SMS

Research Methods Community:
2022 Doctoral Student and Junior Faculty Consortium

April 29, May 6, and May 20 from 9:00 AM-11:00AM EDT (UTC -4) on Zoom Meetings 
2022 SMS membership required  

Organizers

picture of Brent Goldfarb
Brent Goldfarb
University of Maryland
picture of Sarah Wolfolds
Sarah Wolfolds
Cornell University

The Research Methods Community will offer a Doctoral Student and Junior Faculty Consortium in the Spring of 2022 on April 29, May 6, and May 20 from 9:00 AM - 11:00AM EDT (UTC -4). The Consortium will take place virtually over Zoom Meetings.  All student and junior faculty (within three years of graduation) that are current 2022 members of the Strategic Management Society are invited to participate.

The purpose of this consortium is to provide students and junior faculty with a learning opportunity to focus on research design and empirical approaches. Panelists for the consortium will be leading scholars in research methods from across the SMS community. The topics for these sessions will be 

April 29, 2022 - RMC Doctoral and Junior Faculty Consortium: Session 1

Using Directed Acyclical Graphs to Clarify Control Variables and Identification; Topic Modeling: Rendering New Theory from Textual Data

The 2022 SMS Research Methods Interest Group Doctoral and Junior Faculty Consortium will take place over three sessions. In this first session, two presentations will be shown.

The first will be from Paul Hünermund of Copenhagen Business School, who will present on "Using Directed Acyclical Graphs (DAGs) to clarify Control Variables and Identification." DAGs are a powerful tool to clarify threats to identification as well as when controls are good or when they are “bad”, and should be in any empirical researcher’s toolkit.

The second will be from Richard Haans of the Rotterdam School of Management, who will present on "Topic Modeling: Rendering New Theory from Textual Data." Topic modeling has been increasingly used to analyze textual data. These methods can enable scholars to develop better understandings of strategic decisions.

Both speakers have provided reading materials ahead of the webinar and reading them ahead of time is highly recommended:

DAGs:
Hünermund, Paul, and Elias Bareinboim. 2019. “Causal Inference and Data Fusion in Econometrics.” arXiv [econ.EM]. arXiv. http://arxiv.org/abs/1912.09104.
Hünermund, Paul, and Beyers Louw. 2020. “On the Nuisance of Control Variables in Regression Analysis.” arXiv [econ.EM]. arXiv. http://arxiv.org/abs/2005.10314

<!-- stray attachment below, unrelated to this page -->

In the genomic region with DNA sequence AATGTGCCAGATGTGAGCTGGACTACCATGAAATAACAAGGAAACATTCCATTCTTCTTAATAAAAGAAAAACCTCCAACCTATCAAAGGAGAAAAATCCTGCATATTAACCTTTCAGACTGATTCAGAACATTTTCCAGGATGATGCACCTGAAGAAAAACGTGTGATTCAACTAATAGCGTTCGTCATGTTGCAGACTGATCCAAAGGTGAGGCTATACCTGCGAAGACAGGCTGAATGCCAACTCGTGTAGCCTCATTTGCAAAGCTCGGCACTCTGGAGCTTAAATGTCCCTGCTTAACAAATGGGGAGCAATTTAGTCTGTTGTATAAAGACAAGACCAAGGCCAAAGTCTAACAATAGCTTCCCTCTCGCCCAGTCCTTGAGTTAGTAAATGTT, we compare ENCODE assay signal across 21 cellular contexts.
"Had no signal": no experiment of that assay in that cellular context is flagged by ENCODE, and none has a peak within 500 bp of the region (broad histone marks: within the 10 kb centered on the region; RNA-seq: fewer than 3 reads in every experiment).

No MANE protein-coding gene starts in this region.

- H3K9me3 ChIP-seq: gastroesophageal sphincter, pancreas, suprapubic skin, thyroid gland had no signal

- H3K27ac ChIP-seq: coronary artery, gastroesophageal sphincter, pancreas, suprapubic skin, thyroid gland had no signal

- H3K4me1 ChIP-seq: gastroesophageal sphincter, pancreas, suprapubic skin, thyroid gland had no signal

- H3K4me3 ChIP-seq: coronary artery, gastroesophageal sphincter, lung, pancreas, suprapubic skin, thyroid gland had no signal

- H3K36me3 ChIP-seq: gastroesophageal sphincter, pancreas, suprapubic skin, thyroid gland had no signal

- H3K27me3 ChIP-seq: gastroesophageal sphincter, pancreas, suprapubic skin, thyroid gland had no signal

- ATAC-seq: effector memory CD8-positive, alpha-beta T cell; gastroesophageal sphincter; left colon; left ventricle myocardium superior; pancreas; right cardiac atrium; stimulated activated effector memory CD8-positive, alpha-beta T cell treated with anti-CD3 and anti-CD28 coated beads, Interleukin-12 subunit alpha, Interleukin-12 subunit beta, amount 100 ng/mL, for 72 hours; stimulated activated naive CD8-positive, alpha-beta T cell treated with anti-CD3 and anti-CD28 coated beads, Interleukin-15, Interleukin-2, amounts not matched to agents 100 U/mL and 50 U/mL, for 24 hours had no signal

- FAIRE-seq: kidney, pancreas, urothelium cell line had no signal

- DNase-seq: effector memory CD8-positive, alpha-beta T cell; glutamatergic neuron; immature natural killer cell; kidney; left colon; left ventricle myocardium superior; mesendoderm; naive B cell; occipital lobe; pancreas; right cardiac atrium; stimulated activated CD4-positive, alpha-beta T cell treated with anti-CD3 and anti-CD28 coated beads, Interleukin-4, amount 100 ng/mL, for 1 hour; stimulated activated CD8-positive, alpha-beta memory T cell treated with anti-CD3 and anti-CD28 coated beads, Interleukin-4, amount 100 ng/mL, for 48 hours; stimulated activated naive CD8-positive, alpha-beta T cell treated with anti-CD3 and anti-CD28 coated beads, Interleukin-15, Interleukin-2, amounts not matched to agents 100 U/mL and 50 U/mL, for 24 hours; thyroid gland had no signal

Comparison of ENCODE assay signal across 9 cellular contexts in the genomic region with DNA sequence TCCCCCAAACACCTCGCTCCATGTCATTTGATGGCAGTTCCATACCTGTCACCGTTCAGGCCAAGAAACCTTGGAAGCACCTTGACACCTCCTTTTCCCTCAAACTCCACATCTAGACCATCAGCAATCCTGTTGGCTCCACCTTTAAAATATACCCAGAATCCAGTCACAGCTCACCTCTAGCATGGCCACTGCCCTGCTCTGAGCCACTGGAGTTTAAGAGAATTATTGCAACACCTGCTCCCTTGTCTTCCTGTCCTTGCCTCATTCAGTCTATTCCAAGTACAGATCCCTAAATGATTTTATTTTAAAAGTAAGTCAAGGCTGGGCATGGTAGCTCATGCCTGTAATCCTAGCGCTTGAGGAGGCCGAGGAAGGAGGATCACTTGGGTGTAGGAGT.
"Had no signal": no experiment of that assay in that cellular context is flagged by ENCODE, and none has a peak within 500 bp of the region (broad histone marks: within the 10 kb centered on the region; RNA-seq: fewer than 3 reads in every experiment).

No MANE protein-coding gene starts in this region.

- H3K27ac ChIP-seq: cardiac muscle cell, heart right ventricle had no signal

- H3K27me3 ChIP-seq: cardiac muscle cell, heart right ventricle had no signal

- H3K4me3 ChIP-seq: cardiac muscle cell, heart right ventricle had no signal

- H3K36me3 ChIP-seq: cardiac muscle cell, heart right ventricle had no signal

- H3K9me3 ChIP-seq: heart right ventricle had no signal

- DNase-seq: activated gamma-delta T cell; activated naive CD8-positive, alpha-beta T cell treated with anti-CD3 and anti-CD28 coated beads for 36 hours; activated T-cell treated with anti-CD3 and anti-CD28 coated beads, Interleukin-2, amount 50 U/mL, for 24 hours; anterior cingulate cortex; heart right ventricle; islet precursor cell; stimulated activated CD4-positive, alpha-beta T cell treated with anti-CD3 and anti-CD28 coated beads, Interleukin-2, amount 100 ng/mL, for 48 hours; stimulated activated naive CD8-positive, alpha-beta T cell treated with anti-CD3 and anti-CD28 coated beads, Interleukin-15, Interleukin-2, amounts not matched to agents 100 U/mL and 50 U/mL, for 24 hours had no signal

Topic Modeling:
Hannigan, T. R., Haans, R. F., Vakili, K., Tchalian, H., Glaser, V. L., Wang, M. S., ... & Jennings, P. D. (2019). Topic modeling in management research: Rendering new theory from textual data. Academy of Management Annals, 13(2), 586-632. https://drive.google.com/file/d/1KicA9UqmjRhPjczhM2ejnAS7Vy1zj1sJ/view?usp=sharing

May 6, 2022 - RMC Doctoral and Junior Faculty Consortium: Session 2

Reporting and Abduction: Taking the Hack Out of the P - How to Future-proof Your Reporting

In this second session, Brent Goldfarb (University of Maryland), Andrew King (Boston University), and Sandeep Pillai (Bocconi University) discuss how current reporting norms fail to take into account fundamental assumptions of frequentist statistics. They review new methods of reporting that take into account the challenges of archival and experimental data analysis. They discuss the limitations of pre-registration and replication in strategic management research and discuss potential solutions including abduction/Inference to the best explanation using historical methods to complement statistical methods and epistemic mapping.

The speakers have provided reading materials ahead of the webinar and reading them ahead of time is highly recommended:

King, Andrew, Brent Goldfarb, and Timothy Simcoe. 2021. “Learning from Testimony on Quantitative Research in Management.” AMR 46 (3): 465–88. https://paperpile.com/shared/Iuh9qs

King, A., and L. Berchicci. 2021. “Mapping the Garden of Forking Paths: The Case of Social & Financial Performance.” Strategic Management Journal. https://open.bu.edu/handle/2144/42829.

Pillai, S. D., B. Goldfarb, and D. Kirsch. 2021. “Using Historical Methods to Improve Abduction and Inference to the Best Explanation in Strategy.” https://www.hbs.edu/faculty/Shared%20Documents/conferences/strategy-science-2021/80_Pillai%20et%20al%202021%20-%20History.pdf.

May 20, 2022 - RMC Doctoral and Junior Faculty Consortium: Session 3

New Methods for Endogeneity

The 2022 SMS Research Methods Interest Group Doctoral and Junior Faculty Consortium will take place over three sessions.

In this third session, Evan Starr (University of Maryland), Chris Rider (University of Michigan), and Sarah Wolfolds (Cornell) discuss how the credibility revolution in strategy emphasizes the importance of research design in answering causal questions. They describe methods to assess the sensitivity of estimates to violations of identifying assumptions in instrumental variables, differences in differences, and potential omitted variables.

The speakers have provided reading materials ahead of the webinar and reading them ahead of time is highly recommended:

Cinelli, C., & Hazlett, C. (2020). Making sense of sensitivity: Extending omitted variable bias. Journal of the Royal Statistical Society: Series B (Statistical Methodology), 82(1), 39-67.
Conley, Timothy G., Christian B. Hansen, and Peter E. Rossi. 2010. “Plausibly Exogenous.” The Review of Economics and Statistics. https://doi.org/10.1162/REST_a_00139.
van Kippersluis, H., & Rietveld, C. A. (2018). Beyond plausibly exogenous. The Econometrics Journal, 21(3), 316-331.